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Jennifer Higdon (born December 31, 1962) is an American composer of classical music. She has received many awards including the 2010 Pulitzer Prize in Music for her Violin Concerto and the 2009 Grammy Award for Best Contemporary Classical Composition for her Percussion Concerto.
Higdon was born in Brooklyn, but spent her first 10 years in Atlanta, Georgia, before moving to Tennessee. A largely self-taught flautist, she played in her high school's concert band and heard little classical music before her college years. She studied at Bowling Green State University and majored in flute performance. Of playing in the university orchestra, she has said: "Because I came to classical music very differently than most people, the newer stuff had more appeal for me than the older." While at Bowling Green she met Robert Spano, who was teaching a conducting course there and who became one of the champions of Higdon's music in the American orchestral community. Although Higdon's music has been performed by more than 150 conductors, those who have worked extensively with Higdon include Christoph Eschenbach, Marin Alsop, Leonard Slatkin, and Giancarlo Guerrero. Higdon earned an Artist's Diploma from the Curtis Institute of Music, where she studied with David Loeb and taught virtuoso Hilary Hahn. She then obtained a master's degree and doctoral degree in composition from the University of Pennsylvania under the tutelage of George Crumb.
Higdon teaches composition at the Curtis Institute where she holds the Milton L. Rock Chair in Compositional Studies. She has served as Composer-in-Residence with the Pittsburgh Symphony Orchestra, the Green Bay Symphony Orchestra, the Philadelphia Orchestra and the Fort Worth Symphony. Her musical style uses elements of traditional tonality and emphasizes interesting color combinations. Higdon has received commissions from major symphonies including the Philadelphia Orchestra, the Cleveland Orchestra, the Chicago Symphony, the Atlanta Symphony, the National Symphony, the Minnesota Orchestra, the Pittsburgh Symphony, the Indianapolis Symphony, and the Dallas Symphony. blue cathedral, a one-movement tone poem dealing with the death of her brother from cancer, has quickly became one of the most performed modern orchestral works by a living American composer. It has been performed by more than 400 orchestras since its premiere in 2000. Her works have been recorded on more than four dozen CDs.
Higdon is currently writing an opera based on Charles Frazier's "Cold Mountain". It is co-commissioned by Santa Fe Opera and Opera Philadelphia and is scheduled to be premiered in Santa Fe in 2015.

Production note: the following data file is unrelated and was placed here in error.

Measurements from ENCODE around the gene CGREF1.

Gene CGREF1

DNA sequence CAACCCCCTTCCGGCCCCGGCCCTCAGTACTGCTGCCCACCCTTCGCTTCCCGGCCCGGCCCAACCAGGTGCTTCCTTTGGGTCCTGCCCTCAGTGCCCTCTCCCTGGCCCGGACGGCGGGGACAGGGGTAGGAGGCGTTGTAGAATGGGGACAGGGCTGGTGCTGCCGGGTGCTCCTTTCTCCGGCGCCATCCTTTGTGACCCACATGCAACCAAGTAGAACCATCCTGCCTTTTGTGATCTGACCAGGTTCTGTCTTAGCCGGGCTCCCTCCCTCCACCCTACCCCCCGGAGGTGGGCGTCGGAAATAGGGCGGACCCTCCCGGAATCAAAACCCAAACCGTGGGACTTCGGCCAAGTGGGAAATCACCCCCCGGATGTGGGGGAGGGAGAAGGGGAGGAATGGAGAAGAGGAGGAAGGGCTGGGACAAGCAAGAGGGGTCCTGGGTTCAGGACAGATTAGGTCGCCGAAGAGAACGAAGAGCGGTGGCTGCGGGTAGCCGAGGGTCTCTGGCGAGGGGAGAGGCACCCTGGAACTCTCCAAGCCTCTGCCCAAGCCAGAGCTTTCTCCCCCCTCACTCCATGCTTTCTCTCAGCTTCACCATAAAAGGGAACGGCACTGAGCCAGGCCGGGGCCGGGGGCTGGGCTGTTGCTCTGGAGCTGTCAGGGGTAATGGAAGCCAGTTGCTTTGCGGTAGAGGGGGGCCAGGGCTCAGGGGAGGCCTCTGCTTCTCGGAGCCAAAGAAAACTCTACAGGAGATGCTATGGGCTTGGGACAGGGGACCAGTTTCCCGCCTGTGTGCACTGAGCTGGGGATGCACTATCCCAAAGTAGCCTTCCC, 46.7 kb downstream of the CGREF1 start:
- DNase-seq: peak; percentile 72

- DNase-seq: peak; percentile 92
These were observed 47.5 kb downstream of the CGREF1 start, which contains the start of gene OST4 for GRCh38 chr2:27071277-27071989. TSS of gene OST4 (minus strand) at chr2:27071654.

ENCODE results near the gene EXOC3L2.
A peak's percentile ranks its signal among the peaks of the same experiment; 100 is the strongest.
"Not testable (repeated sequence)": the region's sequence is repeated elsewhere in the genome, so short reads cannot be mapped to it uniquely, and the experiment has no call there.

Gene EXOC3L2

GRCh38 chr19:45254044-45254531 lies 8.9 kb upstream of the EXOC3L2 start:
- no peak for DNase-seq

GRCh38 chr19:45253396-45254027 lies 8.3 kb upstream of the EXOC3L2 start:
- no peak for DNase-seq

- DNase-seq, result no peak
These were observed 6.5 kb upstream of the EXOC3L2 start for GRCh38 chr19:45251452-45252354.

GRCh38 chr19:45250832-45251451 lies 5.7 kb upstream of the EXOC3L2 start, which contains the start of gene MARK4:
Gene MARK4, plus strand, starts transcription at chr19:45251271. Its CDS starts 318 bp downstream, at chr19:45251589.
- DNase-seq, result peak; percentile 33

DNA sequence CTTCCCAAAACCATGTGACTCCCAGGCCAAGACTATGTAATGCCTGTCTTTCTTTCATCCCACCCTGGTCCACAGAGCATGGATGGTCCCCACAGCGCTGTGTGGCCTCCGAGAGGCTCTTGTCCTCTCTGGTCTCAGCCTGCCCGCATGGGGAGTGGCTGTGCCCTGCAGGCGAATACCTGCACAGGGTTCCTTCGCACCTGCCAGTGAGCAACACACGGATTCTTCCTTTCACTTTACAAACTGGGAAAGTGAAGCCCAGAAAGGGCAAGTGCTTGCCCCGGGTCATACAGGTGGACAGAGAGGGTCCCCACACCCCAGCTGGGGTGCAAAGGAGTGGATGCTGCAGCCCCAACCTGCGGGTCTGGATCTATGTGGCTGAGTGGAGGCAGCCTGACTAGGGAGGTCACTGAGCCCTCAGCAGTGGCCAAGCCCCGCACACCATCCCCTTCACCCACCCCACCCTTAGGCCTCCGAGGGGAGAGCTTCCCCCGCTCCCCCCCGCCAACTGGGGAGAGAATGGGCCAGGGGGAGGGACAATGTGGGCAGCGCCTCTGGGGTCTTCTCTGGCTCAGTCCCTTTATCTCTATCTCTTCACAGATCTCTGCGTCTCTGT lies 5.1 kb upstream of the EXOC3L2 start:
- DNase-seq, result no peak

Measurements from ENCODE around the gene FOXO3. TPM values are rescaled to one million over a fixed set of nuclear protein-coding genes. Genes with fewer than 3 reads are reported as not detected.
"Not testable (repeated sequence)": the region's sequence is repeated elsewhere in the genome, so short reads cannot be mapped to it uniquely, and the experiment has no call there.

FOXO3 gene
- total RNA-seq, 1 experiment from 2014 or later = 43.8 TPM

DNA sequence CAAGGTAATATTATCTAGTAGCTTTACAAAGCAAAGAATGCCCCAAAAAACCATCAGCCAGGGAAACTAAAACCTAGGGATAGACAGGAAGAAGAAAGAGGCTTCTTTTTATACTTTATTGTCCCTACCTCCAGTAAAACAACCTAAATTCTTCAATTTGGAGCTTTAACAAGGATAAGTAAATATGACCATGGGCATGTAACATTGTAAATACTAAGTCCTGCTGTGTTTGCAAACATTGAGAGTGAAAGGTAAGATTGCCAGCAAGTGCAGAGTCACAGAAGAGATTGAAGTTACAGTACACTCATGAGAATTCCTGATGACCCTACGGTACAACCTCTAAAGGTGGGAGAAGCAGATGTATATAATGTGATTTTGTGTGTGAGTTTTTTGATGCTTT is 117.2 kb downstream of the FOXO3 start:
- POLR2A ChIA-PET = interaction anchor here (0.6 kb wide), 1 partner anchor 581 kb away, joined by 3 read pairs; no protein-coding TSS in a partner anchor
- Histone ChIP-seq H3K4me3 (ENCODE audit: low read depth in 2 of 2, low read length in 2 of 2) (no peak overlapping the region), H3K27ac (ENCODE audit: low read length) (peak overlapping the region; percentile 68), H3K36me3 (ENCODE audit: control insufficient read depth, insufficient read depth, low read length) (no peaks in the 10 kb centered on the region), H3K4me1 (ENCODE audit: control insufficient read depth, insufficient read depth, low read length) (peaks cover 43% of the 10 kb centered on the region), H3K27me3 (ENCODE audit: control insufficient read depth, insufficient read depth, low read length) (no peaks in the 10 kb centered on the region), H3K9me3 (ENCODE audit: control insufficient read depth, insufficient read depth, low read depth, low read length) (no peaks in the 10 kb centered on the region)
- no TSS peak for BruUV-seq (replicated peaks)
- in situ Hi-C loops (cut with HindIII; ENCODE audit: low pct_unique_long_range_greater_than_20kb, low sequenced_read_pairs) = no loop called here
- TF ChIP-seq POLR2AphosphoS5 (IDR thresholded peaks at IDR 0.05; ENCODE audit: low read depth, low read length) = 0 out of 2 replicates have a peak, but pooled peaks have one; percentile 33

Higdon lives with her partner Cheryl Lawson in Philadelphia. They met in high school.
Many of Jennifer Higdon's pieces are considered neoromantic and tend to use octatonic scales. They display a freedom of form, intense dynamic changes and dense textures. Although Higdon's pieces are mostly tonal, some atonality is still present.
Higdon's music is popular with orchestras and audiences and the League of American Orchestras recently reported Higdon as one of the most performed living American composers. "Higdon's music is lithe and expert," wrote Robert Battey of the Washington Post. "Jennifer Higdon's vivid, attractive works have made her a hot commodity lately," wrote Steve Smith of the New York Times. "Jennifer Higdon is in my assessment one of the greatest of the newer composers," wrote Steven Ritter of Audiophile Audition. Of her Concerto for Orchestra, Richard Morrison in The Times (London) stated that "it is rare to witness a big new orchestral piece being acclaimed as Jennifer Higdon's Concerto for Orchestra was cheered on ... The most impressive aspect is the panache with which a huge orchestra is deployed ... This colourful, ever-changing instrumental panoply is doubtless one reason why the work makes an instant impression ... Higdon's work is traditionally rooted yet imbued with integrity, freshness and a desire to entertain. A promising mixture. More, please."
Among less favorable assessments, Andrew Clements in the Guardian gave a CD of Higdon's music a minimal one-star rating. He referred to the music as "American contemporary music at its most vacuous, a noisy mishmash ... supremely forgettable". Tom Service, also in the Guardian also criticized Higdon's Concerto For Orchestra. He wrote: "The problem with Higdon's piece ... is that its flamboyant gestures ... function only as surface effects, without creating any real structural momentum." Similarly, though in a more positive review, Raymond Tuttle wrote that "even though the Concerto for Orchestra is not remarkable for its melodic content, there is so much color and brilliance in Higdon's writing ... that few listeners will notice, let alone care that the work is not very deep."
She has received awards from the Guggenheim Foundation, the American Academy of Arts & Letters (two awards), the Pew Fellowship in the Arts, Meet-the-Composer, the National Endowment for the Arts, and ASCAP. In addition she has received grants from the Pennsylvania Council on the Arts. Higdon has been a featured composer at festivals including Grand Teton, Tanglewood, Vail, Norfolk, Winnipeg and Cabrillo.
Higdon won the annual Pulitzer Prize for Music for her Violin Concerto (Lawdon Press), which premiered February 6, 2009, in Indianapolis. The Pulitzer citation called it "a deeply engaging piece that combines flowing lyricism with dazzling virtuosity." It was commissioned jointly by the Indianapolis Symphony, Toronto Symphony, Baltimore Symphony and the Curtis Institute of Music.